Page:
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'Move heaven and earth': President-elect Joe Biden's COVID-19 plan calls for 100 million shots in first 100 days

Ken Alltucker
USA TODAY

President-elect Joe Biden wants Americans to get 100 million COVID-19 vaccine shots during the first 100 days of his administration, a lofty goal to reverse a slow start to the nation's vaccine rollout.

Biden offered few details on how his administration would achieve the ambitious timeline during a Thursday night speech on his proposed $1.9 trillion economic recovery package. He plans to share more details Friday on his vaccine plan.

"This will be one of the most challenging operational efforts we’ve ever undertaken as a nation," Biden said. "We’ll have to move heaven and earth to get more people vaccinated, to create more places for them to get vaccinated, to mobilize more medical teams to get shots in peoples’ arms."

Biden proposes $20 billion for a national vaccination program with states, local government and tribes and will include community vaccination centers and mobile vaccination units to reach remote areas. 

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The plan also calls for hiring 100,000 public health workers in roles such as vaccine outreach and contact tracing. Those newly-hired workers would move into broader public health roles in low-income and underserved communities.

Biden also wants to invest $50 billion to expand testing for coronavirus – the money would be used to purchase rapid tests, expand lab capacity and aid school and local government testing programs.

Despite much fanfare and hope the vaccines would bring a close to the pandemic, immunization has started slowly. In December, the Food and Drug Administration authorized two vaccines in a two-dose regimen, with the Pfizer-BioNTech doses given 21 days apart and Moderna's 28 days apart.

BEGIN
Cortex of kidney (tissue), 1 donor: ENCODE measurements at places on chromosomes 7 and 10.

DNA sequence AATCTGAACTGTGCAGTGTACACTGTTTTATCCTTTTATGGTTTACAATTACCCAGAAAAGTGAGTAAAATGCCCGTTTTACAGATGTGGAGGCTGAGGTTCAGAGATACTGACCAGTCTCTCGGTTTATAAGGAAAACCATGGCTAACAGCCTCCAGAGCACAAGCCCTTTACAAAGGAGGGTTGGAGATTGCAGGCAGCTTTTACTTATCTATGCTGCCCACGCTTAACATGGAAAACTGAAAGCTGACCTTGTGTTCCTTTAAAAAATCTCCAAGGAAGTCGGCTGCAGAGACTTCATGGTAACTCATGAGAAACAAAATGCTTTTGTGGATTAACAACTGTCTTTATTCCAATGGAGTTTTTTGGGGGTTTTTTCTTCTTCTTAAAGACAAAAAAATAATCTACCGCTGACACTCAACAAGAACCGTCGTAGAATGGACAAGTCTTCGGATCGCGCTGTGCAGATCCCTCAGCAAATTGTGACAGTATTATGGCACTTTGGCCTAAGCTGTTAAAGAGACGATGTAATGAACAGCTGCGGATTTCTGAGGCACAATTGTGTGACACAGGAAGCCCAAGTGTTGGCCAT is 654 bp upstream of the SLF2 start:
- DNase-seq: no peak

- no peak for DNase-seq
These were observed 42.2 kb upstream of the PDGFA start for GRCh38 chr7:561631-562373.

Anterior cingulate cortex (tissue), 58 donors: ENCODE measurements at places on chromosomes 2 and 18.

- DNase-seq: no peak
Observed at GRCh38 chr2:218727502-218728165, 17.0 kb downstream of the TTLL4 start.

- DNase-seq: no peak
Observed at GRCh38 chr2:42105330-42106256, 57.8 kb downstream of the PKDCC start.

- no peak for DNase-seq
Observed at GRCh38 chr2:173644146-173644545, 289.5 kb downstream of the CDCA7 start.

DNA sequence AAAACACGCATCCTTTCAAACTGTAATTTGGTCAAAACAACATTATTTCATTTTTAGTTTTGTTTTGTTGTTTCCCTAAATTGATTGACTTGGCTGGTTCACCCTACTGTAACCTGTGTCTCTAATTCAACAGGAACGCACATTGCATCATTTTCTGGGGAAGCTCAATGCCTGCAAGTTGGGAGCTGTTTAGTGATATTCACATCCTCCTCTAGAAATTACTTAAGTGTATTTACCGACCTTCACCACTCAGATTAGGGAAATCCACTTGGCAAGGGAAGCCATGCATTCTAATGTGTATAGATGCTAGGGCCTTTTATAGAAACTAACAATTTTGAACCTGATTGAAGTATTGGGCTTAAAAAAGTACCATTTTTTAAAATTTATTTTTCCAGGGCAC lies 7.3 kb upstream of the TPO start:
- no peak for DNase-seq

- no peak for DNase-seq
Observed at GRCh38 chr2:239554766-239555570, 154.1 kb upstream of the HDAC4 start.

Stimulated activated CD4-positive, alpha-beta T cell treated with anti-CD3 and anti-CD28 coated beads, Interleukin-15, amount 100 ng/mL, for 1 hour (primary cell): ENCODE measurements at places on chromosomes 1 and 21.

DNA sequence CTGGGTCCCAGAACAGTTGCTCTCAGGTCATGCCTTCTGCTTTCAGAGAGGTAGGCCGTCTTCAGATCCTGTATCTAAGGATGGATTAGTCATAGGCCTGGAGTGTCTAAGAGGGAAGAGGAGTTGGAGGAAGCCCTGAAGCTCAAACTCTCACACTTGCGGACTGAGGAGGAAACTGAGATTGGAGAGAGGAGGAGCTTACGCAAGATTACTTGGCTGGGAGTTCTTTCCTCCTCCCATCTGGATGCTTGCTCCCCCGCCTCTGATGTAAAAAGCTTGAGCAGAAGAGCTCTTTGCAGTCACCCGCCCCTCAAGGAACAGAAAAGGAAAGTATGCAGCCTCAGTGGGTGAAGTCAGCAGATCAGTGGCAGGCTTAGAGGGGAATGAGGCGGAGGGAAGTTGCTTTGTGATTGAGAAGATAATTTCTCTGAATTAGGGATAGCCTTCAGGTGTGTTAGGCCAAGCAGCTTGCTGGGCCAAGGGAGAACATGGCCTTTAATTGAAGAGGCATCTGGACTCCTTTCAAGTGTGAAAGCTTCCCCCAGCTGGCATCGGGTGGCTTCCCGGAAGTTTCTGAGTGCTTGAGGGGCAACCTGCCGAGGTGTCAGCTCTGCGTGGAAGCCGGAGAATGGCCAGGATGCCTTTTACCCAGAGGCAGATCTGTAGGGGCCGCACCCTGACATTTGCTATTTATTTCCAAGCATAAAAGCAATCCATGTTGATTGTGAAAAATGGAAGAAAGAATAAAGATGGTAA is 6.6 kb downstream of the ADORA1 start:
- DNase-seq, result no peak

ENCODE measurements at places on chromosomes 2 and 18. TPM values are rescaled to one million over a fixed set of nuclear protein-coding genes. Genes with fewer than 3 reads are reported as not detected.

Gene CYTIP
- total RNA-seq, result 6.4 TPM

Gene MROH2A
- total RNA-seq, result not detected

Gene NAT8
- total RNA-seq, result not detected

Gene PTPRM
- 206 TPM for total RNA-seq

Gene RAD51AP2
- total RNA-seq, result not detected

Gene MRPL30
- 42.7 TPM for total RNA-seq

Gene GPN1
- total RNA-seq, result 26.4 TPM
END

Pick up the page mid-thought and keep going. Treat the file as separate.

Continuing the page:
Registered nurse Lindsey Meyer prepares to administer the Moderna COVID-19 vaccine on Tuesday at the Davis County Legacy Center in Farmington, Utah.

Of 30.6 million doses distributed as of Thursday, more than 11.1 million have been administered, according to the U.S. Centers for Disease Control and Prevention.

Last Friday, Biden’s transition team announced plans to prioritize the first dose of the COVID-19 vaccine, getting as many people vaccinated as quickly as possible.

The Biden camp said too many people were dying during the darkest days of the pandemic to keep second doses in reserve to guarantee access later.  Instead, they want to get shots into more arms, then follow up with second doses later as manufacturing ramps up.

On Tuesday, Health and Human Services Secretary Alex Azar said the government would release all available vaccine and urged states to expand vaccinations to people 65 and older and young adults with medical conditions that put them at higher risk for complications from COVID-19. He said restrictions by states on who is eligible to get the vaccine slowed access.

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Federal officials had been keeping vaccine in reserve to guarantee second doses but Azar said increased vaccine supply and the pace of manufacturing will ensure everyone who gets a first dose will get a second dose on schedule.

Azar also announced a change in dose allocation. Instead of allocating vaccines based on the number of adults in each state, the HHS secretary said states will receive vaccines based on how quickly shots are administered, and their number of people 65 and older. 

This new allocation system will go into effect in two weeks to give states time to prepare, Azar said Tuesday.  

U.S. officials also are asking states to expand the locations where people can be vaccinated by adding community health centers, pharmacies and mass vaccination sites.

He said the federal government will deploy teams to support states doing mass vaccinations efforts. The government has partnered with pharmacy chains such as Walgreens and CVS and is ready to ship vaccine to their locations.

Contributing: Adrianna Rodriguez, USA TODAY